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Wiki Category: Reference Articles

Committing to Community for the Long Term: Do We Have What It Takes?

(Adapted from the November 21, 1998 keynote address at the FIC’s Art of Community weekend conference, Willits, California) Two years ago, i made a personal covenant with a place and a group of people with whom I thought I would be involved for the rest of my life. At the very end of the 1996More…

The Desire for Diversity: A Cohousing Perspective

What is meant by “diversity” can include a wide range of traits, including age, income, family structure, occupation, sexual orientation, ethnicity or race. Most cohousing communities have succeeded in attracting diversity of age, income, family structure, and occupation. Ethnic and racial diversity continues to elude these communities, even in locations where the general population isMore…

Mental Illness in Community: What Can We Offer?

A story- I was in college in Connecticut when I met Delancey: a strong, big-boned, graceful woman, with a proud and open carriage. When she left school to find work as an apprentice on an organic farm in Maine, I was inspired by her example. A semester later, I moved to Twin Oaks community inMore…

Children in Community: Fairyland or Fairy Tale?

Come away, O human child! To the waters and the wild With a faery, hand in hand, For the world’s more full of weeping than You can understand —William Butler Yeats Several years ago, i set off on a journey to learn what has been tried, what works, and what does not work with respectMore…

Communities and Old Age: Opportunities and Challenges for People over 50

Being part of an intentional community in old age is a way to challenge the isolation and social exclusion that many older people experience in our youth-oriented western societies. Living in an intentional community is a way to maintain personal autonomy as well as add an active, vibrant, companionable dimension to one’s later life. WhileMore…

Multiple Chemical Sensitivities

The publishers of this directory recognize that a segment of the communities movement is concerned about multiple chemical sensitivities (MCS), and so asked Susan Molloy to write this short informational piece about it. In addition, please see the extensive resource list on the following page. Multiple chemical sensitivities (MCS) affect some individuals who are unableMore…

All for One and One for All: Balancing Personal Needs With the Needs of Community

In late 1981, a few months after I joined the Kerista community, I announced that my new-found art forms of song writing and documentary film making were so engaging and rewarding that I intended to cut back from a 30-hour work week to a 25-hour work week. After all, a utopian experiment certainly had roomMore…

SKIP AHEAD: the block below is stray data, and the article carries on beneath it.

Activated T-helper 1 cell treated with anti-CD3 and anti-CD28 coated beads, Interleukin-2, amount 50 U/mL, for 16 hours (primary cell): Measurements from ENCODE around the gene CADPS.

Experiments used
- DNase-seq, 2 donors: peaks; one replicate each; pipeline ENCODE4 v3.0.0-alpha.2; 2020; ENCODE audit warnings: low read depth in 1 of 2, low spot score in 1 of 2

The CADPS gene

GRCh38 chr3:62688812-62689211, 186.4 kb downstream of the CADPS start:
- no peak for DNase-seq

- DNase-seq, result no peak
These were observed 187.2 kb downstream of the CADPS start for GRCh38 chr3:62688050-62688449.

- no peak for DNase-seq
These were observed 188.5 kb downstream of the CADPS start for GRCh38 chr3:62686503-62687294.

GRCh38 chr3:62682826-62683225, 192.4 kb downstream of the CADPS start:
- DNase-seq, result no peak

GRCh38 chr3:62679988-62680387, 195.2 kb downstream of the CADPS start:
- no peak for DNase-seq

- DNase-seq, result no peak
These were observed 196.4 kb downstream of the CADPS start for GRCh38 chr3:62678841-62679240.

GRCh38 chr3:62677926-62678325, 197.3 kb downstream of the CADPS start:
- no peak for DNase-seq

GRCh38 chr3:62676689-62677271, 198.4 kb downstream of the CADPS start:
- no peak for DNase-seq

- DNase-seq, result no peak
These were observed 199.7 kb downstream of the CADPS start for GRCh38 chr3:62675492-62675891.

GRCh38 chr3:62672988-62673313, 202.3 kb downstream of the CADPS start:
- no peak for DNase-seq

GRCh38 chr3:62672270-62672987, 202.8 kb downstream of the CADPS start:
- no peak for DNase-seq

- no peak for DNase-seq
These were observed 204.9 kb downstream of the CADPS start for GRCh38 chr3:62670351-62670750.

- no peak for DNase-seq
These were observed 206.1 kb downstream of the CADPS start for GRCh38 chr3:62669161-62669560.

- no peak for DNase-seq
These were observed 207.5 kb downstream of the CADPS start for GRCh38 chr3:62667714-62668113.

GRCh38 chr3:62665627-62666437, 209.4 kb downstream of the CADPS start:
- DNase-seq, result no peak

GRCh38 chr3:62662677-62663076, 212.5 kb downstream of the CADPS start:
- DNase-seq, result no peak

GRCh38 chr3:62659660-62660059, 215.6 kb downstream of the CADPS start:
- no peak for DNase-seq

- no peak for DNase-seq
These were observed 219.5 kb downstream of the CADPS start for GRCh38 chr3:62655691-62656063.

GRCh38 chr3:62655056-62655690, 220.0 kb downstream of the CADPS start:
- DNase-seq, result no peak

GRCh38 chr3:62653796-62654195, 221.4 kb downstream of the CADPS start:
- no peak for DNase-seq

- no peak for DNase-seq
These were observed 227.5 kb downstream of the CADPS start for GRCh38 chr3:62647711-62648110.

Once More With Feeling: Conflict as an Opportunity for Harnessing Emotional Energy

While the dream of community is living in harmony, the essential challenge of community is learning how to disagree constructively. No matter how careful we are about selecting community members who are aligned with common values, there will inevitably be disagreement, hopefully accompanied by occasional strong feelings (who wants to live in a community whereMore…

An Introduction to Financial Development of Communities

Although this article was initially written for cohousers intending to interact with mainstream financial institutions,1 it has been revised so that much of the information applies across the board to any intentional community group seeking loan money. Nonetheless, if many long-standing intentional communities had to depend on commercial lending institutions, there might be fewer communitiesMore…

Permaculture: A Brief Introduction

People often think that permaculture is about gardening or farming. Indeed, healthy and sustainable food production systems are very important, but that is only one part of the complex whole of sustainable communities. In fact, the term ‘permaculture’ is a contraction of the words ‘permanent agriculture’ and ‘permanent culture.’ This sheds light on the factMore…

Legal Structures for Intentional Communities in the United States

Many of us involved in intentional communities have an aversion to legal procedures, government regulation, and taxes. It is often the ugly side of the American fetish for private property, lawsuits, and the corporate form that inspires us to create grassroots democracy and trust-based intentional communities in the first place. However, forming an intentional communityMore…

Decision Making in Practice: Leadership Decisions and Majority-Rule Democracy

Ideally, the process used for decision making in an intentional community is based on the values of the group. To that end, a number of values-defining questions need to be asked, when settling on which process to use. Does everyone who will be affected by a decision need to be involved in the decision-making process?More…

Consensus Basics

The consensus process is a powerful tool for bringing groups together to move forward with inspired and effective decisions. Like many tools, consensus requires a particular set of skills. Groups who try to use consensus without learning those skills often end up frustrated, when what’s really needed is more training, knowledge, and practice. Cooperation isMore…

Six Ingredients for Forming Communities (That Help Reduce Conflict Down the Road)

“I found the land!” jack exclaimed over the phone. As the originator of Skydance Farm, a small forming community in northern Colorado, he had been searching for just the right community land for years, long before he and a circle of acquaintances had begun meeting weekly to create community. He was so sure it wasMore…

Recruiting Queer Communards! Homophobia, Sexuality, and Community Living

Throughout this article the author makes use of expressions and stereotypes which have been used to describe homosexuals in a derogatory way: ‘queer,’ ‘fag,’ ‘dyke,’ ‘twisted,’ ‘freak,’ etc. Though the publishers of this directory are not altogether comfortable with these terms, the author chooses them consciously, believing that playing with stereotypes without shame subverts theirMore…